Erin Greene was walking home with another person from a halloween party in 2013.
Suddenly, without warning, her attacker was on top of her. “I remember how fast he was, how he didn’t make a sound,” she recalled, a year later, at a town gathering. “I remember my own voice screaming for help as his teeth sunk into my head. I remember thinking, this is how I die.” Her attacker was more frightening than a man in a Freddy Krueger mask. In fact, it was the largest land predator on Earth — a polar bear.
The bear tore three of Greene’s arteries, her scalp, and a part of her left ear. She survived, as did the man who was mauled in an attempt to get the bear away from her. The bear, and another that got caught up in the ensuing bear hunt, were not so lucky.
At the time, Greene lived in Churchill, Canada, the polar bear capital of the world. Every fall, about 1,000 bears congregate there after a months-long fast, waiting for Hudson Bay to freeze up and give access to prey that can only be hunted from sea ice. Halloween is smack in the middle of polar bear season.
It’s a scary time of year, particularly for parents. “Guns and children don’t mix. But then again, neither do children and polar bears,” explains Zac Unger for Up Here magazine. “So when it came time to take my children trick-or-treating in bear country, I made sure to surround myself with as much firepower as possible.”
On Halloween, the normally sleepy town of 800 residents turns into a bit of a war zone. Emergency vehicles make a perimeter around the town, leaving lights flashing in an effort to deter curious, hungry polar bears. A helicopter circles overhead, scanning the area with a spotlight.
There are rules for high-stakes trick-or-treating, according to Unger:
#1. Go door-to-door with as many friends as possible. Bears love Snickers bars, but are unlikely to attack large groups of people. #2. Any able-bodied person who owns a gun should take that gun and spend the evening driving around town looking for anything white lurking in alleyways. #3. Children must not dress as ghosts, skeletons, princesses or anything else that might cause them to be mistaken for polar bears because, well, see Rule #2. My kids were dressed as various Star Wars characters; I was dressed as a weak-kneed Californian who’d never fired a gun and was thus forced to rely on the armed kindness of strangers.
Greene’s story, and the story of Churchill’s polar bears, is told in a television series, Polar Bear Town, to debut on Smithsonian Channel November 16. The series has aired previously on Canada’s Outdoor Life Network.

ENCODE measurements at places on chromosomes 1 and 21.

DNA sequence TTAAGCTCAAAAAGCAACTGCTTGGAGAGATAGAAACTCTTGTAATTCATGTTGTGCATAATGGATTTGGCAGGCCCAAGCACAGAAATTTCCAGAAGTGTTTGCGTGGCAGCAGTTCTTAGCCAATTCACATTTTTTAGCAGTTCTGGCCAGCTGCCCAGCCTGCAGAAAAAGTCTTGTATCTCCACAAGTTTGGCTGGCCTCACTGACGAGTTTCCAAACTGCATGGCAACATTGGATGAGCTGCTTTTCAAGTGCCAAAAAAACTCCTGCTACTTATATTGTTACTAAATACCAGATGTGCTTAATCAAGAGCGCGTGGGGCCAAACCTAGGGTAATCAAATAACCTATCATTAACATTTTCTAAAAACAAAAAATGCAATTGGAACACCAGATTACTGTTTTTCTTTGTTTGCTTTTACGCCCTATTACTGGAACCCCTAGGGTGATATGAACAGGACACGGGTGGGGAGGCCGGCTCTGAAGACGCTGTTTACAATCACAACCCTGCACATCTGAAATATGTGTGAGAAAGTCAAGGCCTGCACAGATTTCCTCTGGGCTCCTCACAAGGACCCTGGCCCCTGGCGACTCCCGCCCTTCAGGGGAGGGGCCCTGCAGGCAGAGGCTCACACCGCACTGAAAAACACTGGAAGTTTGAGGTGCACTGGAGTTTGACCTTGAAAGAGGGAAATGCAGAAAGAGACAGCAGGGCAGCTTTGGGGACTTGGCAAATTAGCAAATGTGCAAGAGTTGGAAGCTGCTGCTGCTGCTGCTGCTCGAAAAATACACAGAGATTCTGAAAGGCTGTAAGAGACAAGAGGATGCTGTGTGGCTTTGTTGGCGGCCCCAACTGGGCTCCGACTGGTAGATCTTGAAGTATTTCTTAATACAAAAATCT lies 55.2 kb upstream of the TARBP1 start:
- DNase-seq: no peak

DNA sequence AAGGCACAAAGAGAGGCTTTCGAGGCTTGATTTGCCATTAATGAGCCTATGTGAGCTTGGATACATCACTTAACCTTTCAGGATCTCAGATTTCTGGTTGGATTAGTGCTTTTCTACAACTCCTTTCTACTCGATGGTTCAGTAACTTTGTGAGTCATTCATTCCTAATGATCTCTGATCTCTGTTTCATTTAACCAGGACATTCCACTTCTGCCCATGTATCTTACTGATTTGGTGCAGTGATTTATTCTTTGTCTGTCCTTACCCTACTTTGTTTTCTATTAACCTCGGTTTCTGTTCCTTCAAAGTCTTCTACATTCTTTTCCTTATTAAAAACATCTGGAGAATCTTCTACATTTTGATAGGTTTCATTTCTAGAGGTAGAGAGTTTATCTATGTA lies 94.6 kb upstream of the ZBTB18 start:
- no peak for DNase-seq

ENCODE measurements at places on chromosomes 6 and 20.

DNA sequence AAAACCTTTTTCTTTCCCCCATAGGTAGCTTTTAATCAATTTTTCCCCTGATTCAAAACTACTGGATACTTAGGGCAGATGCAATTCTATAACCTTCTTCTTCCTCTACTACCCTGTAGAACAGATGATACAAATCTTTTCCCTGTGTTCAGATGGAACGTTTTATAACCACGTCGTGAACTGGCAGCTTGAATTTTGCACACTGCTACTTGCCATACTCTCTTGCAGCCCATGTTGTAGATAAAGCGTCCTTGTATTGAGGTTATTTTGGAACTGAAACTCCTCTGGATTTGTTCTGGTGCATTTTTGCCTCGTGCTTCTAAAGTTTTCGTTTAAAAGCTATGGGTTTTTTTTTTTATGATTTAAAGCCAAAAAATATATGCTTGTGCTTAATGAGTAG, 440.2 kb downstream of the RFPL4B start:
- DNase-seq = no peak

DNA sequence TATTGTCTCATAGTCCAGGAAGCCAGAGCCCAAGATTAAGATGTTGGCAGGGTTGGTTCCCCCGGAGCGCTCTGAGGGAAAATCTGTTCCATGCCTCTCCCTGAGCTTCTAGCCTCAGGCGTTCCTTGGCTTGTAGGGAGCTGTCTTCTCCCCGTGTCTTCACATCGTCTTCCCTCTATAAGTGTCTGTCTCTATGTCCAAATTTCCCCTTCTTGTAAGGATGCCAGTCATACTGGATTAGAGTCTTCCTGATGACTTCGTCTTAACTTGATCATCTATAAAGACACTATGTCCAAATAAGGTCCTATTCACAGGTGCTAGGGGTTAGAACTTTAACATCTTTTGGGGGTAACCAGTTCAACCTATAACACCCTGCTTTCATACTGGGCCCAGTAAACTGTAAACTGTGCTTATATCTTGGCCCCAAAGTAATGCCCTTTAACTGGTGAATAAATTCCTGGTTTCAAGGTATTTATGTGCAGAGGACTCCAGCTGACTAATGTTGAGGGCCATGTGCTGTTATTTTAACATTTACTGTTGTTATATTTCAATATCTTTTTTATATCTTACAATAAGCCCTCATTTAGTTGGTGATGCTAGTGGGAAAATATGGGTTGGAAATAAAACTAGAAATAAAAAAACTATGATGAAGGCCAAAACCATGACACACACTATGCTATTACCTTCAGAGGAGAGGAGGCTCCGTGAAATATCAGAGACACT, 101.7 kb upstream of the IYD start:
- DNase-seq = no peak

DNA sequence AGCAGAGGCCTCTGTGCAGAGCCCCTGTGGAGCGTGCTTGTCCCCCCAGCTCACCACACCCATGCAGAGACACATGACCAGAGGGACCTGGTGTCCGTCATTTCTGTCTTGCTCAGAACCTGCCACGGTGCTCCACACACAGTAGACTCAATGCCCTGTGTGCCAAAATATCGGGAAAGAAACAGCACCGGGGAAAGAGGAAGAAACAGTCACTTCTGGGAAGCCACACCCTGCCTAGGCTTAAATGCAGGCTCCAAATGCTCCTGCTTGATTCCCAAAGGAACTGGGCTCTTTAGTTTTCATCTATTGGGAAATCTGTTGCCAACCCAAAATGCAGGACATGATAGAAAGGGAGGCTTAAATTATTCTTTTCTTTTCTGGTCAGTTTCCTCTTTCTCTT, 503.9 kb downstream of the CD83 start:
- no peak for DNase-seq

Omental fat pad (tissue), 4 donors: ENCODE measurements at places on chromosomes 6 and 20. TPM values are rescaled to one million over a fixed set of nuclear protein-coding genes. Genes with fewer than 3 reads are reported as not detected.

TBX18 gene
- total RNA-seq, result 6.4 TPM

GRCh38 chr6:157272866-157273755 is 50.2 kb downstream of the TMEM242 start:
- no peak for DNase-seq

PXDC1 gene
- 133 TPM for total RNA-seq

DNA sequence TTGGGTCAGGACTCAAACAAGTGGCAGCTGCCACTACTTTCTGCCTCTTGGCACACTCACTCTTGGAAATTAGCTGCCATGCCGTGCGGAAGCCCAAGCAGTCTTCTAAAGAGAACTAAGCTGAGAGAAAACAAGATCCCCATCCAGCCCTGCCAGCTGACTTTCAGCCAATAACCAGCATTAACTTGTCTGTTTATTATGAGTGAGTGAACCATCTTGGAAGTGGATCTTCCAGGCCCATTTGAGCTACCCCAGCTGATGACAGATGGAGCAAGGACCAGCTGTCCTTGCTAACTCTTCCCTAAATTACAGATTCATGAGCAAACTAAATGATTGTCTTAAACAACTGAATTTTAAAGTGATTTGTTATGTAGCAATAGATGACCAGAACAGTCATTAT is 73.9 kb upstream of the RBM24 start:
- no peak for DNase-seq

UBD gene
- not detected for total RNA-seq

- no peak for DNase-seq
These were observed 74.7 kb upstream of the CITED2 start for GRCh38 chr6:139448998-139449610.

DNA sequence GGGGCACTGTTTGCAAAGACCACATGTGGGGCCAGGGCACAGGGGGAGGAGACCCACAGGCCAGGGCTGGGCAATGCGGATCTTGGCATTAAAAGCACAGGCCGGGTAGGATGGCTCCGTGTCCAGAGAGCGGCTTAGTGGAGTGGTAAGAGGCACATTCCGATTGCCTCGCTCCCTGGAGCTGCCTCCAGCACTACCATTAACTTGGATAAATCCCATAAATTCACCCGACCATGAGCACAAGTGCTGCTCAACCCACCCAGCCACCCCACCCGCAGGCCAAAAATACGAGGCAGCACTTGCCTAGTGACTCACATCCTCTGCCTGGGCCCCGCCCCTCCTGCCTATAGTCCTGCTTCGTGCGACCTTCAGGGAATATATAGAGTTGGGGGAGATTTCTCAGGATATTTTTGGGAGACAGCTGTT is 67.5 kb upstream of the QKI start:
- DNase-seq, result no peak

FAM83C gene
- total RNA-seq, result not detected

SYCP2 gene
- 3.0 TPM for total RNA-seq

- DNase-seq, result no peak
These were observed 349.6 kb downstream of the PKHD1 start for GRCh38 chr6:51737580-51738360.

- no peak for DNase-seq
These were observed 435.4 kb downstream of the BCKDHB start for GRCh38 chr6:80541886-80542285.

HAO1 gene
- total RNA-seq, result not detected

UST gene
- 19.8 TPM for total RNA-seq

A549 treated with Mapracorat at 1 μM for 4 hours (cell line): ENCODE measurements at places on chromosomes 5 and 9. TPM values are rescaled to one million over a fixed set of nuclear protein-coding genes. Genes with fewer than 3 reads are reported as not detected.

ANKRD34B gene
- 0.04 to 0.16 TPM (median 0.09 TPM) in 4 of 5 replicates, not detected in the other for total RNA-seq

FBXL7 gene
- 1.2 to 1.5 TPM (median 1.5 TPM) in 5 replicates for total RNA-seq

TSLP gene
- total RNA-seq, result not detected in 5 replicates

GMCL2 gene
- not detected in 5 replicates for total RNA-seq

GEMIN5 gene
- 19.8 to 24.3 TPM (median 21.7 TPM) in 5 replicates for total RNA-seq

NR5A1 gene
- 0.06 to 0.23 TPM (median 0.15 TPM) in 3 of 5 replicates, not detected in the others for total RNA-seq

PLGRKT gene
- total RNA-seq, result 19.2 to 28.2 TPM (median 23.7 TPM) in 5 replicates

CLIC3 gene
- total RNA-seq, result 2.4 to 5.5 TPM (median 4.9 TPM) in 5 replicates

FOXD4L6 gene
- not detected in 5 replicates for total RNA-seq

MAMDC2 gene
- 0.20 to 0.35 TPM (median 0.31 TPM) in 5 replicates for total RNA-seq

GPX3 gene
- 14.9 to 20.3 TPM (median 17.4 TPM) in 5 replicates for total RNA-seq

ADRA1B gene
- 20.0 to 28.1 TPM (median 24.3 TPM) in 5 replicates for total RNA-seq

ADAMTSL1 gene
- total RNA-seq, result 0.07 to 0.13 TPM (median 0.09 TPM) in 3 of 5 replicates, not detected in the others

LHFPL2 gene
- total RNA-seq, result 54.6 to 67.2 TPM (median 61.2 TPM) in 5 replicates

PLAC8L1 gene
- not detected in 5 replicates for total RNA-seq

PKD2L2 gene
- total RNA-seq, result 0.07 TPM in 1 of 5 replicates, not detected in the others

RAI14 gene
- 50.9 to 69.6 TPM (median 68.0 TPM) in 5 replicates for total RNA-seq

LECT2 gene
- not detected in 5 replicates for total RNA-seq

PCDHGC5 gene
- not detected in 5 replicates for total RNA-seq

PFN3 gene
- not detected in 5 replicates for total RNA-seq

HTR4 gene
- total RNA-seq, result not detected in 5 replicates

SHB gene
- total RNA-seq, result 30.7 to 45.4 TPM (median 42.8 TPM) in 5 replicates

For residents of Churchill, polar bears are a danger and an opportunity. Much of the town’s economy depends on 10,000 tourists that flock every fall to the remote town, accessible only by train or plane, for a glimpse of the bears. The bears pose little risk to tourists, so long as they follow the directions of their guides, and don’t do anything particularly stupid.
But tourists definitely pose a risk to the bears. The community works very hard to keep the bears alive and safe. The Polar Bear Alert Program does its best to spot bears before they get too close to the town, scaring them off with guns, helicopters, and trucks. Particularly stubborn animals will get shot at with a tranquilizer gun and transported to a holding facility, known as Polar Bear Jail, where they will stay until the sea ice freezes and seal meat beckons.
The program has been incredibly successful in protecting both humans and bears, especially since the closure of the town dump in 2005. But any bear that evades the authorities, and manages to maul or kill a human, must die, according to policy.
No person has died in Churchill from a bear attack since 1983, and maulings are rare. But conflict with humans will likely rise as the Arctic gets warmer, thanks to climate change. Longer summers mean polar bears will be hungrier in the fall as they wait for the return of the sea ice. Desperate bears make dangerous bears.